• How will you agree to keep the costs of travel manageable? This can include things like reservations must be made X days in advance.
    • Who will foot the travel bill? Will it be split? If so, what is the maximum each parent will be required to pay?
  • How far in advance do reservations need to be made and what kind of notice does each parent get?
  • What input does the other parent have into travel arrangement dates/times?

Internet Visitation and Phone Calls

  • Both parents should be required, in writing, to maintain a high speed internet connection and a working computer/laptop/tablet with a working camera.
  • Internet visitation should happen at least as frequently as in-person visitation would if the long distance parent were close by. However, video chat is more flexible than in person visitation and kids sometimes don’t have the patience to sit on a call for long, so it might make sense to make it more frequent.
  • Will the child have their own cell phone? Who will pay and how much?

Financial considerations in a long distance parenting plan

  • What years will you get to claim the child on your taxes? It’s common to alternate. Consider getting IRS form 8332 signed ahead of time.
  • When the child is with you for extended periods of time (months) who will pay child support to who? Or are the extended visits factored into child support?
  • How much life insurance will you each carry with the child as the beneficiary?
  • Who will maintain medical and dental insurance for the child? The expenses of this are often included in the child support calculation.

General Custody Considerations

  • School
  • Cohabitation
    • If the parents have roommates or live-in partners, what kind of criminal and psychiatric backgrounds must the roommate have?
    • How much say does the other parent have in cohabitation?
  • Partners
    • When can the child be exposed to new partners?
  • babysitters, family and childcare – When the child is with family, babysitters or childcare, what kind of access will the long distance parent have to the child?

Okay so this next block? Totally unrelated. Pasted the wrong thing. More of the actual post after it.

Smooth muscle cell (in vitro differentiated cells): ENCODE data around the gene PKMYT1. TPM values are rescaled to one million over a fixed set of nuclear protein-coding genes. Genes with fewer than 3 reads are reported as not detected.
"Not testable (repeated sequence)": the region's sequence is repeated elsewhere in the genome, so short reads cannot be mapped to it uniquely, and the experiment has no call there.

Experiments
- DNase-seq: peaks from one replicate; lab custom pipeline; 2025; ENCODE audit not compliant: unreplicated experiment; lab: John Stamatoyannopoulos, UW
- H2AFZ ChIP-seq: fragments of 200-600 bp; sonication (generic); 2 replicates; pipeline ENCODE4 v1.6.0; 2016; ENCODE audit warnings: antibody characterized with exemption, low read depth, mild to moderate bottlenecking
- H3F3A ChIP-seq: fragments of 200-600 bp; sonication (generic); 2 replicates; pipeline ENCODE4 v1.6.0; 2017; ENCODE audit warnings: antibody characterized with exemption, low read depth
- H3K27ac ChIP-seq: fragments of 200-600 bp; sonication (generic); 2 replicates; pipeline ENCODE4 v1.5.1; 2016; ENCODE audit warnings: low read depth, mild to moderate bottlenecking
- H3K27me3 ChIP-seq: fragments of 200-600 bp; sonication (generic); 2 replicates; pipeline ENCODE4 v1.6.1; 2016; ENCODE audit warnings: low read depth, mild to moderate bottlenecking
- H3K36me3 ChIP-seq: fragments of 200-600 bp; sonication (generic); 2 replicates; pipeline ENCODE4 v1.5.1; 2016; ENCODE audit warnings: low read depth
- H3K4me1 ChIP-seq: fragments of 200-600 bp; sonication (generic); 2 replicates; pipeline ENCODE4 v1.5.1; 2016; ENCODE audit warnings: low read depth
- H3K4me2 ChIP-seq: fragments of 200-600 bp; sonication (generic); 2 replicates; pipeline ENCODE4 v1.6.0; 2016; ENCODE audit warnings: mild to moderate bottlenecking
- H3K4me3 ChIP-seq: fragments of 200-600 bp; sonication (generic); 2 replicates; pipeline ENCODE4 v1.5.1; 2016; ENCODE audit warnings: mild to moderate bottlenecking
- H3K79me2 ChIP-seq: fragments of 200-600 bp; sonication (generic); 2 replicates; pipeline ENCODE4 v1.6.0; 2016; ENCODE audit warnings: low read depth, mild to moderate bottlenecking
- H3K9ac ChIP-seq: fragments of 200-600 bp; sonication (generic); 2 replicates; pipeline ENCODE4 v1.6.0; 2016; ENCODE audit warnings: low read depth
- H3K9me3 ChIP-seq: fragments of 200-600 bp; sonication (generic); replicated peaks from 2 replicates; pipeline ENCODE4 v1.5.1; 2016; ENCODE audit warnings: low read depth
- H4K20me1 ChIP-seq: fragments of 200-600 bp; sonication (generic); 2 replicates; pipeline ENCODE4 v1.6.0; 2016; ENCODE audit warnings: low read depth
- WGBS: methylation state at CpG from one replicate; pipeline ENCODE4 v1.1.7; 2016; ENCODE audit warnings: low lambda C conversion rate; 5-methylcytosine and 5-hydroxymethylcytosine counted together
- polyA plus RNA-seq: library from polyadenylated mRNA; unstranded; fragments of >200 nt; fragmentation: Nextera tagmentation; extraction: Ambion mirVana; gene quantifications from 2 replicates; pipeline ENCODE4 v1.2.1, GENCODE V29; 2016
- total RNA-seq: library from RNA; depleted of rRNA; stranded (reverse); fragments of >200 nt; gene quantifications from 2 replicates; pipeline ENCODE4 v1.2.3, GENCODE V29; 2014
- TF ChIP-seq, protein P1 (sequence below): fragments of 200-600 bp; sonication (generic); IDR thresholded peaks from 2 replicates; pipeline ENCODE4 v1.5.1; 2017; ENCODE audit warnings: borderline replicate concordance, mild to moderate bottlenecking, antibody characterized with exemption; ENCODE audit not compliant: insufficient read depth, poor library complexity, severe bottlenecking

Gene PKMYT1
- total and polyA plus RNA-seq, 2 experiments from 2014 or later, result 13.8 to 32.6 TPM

Put it Into Action

In conclusion, while there are many things to consider in a long distance parenting plan that a typical parenting plan might not need to include, it’s not as difficult as it may seem at the onset.

Once you’ve brainstormed and have your thoughts together, it’s important to make it into a legally binding court order. This post walks you through how to make your long distance parenting plan legally binding, from start to finish.

This Post Has 4 Comments

  1. Step-Mom Mediator

    An issue that we have come across regarding health insurance for our oldest who lives with his Mom in one state and travels to see his Dad and I in another state, is how to get them covered in both places. Generally the non-custodial parent carries insurance, however if that is an HMO through an employer, it most likely won’t cover the child while with the custodial parent in another state. Now the Marketplace is an option and if the non-custodial parent gets to claim the child every other year, on those years may qualify for a tax break but not on the other years.

    What we ended up doing was buying a plan straight from the company, at full price because we don’t get to claim the child on taxes at all and last year had a plan that covered him in both states. This year however, they have discontinued that plan and we were left to buy an HMO in the custodial parents state since he is seen by doctors most often there and is only covered for emergencies here. Since he is with us for 2 months out of the summer, that is a long time to cross our fingers and hope he doesn’t get sick or injured that only requires a clinic visit. On the other side of that, is that he is yes covered to go to the emergency room and an ambulance ride there if needed but if admitted to the hospital, there is no coverage for staying overnight, which would be a large expense. In the policy that was “affordable” to us, there isn’t even coverage to go to Urgent Care and I’m quite sure if you go to the ER with something that they don’t deem an emergency, they won’t pay for it.

    So this means a large group of children from my understanding, will be left with worse than catastrophe coverage while with the non-custodial parent, who is probably paying for the policy. I’ve been at a loss to find a solution to this problem and for the past month, at least, have been working with one of the big named insurance companies and couldn’t get an answer either. This company offers multi-state policies which seem like the answer but I was repeatedly told that those policies “only look and feel like multi-state coverage but don’t really work that way”. I would love to hear what other families are doing in this situation and if they have any solution to covering the child in both states.

  2. Bobby Mederios

    Are these examples accepted in Florida. . Me and my wife are separated and we’re going through the motions for a divorce but I like to have my ducks in a row prior. I have now relocated to Massachusetts and she’s obviously in Florida I have not seen my children for 2 weeks now all been able to communicate

  3. Amber

    Has anyone heard of or done a year on, year off schedule? My step daughter moved to live with her mother in CA, dad and I live in OK. We were told about the year on year off schedule but want more information on it. I haven’t been able to find much.

Leave a Reply

This site uses Akismet to reduce spam. Learn how your comment data is processed.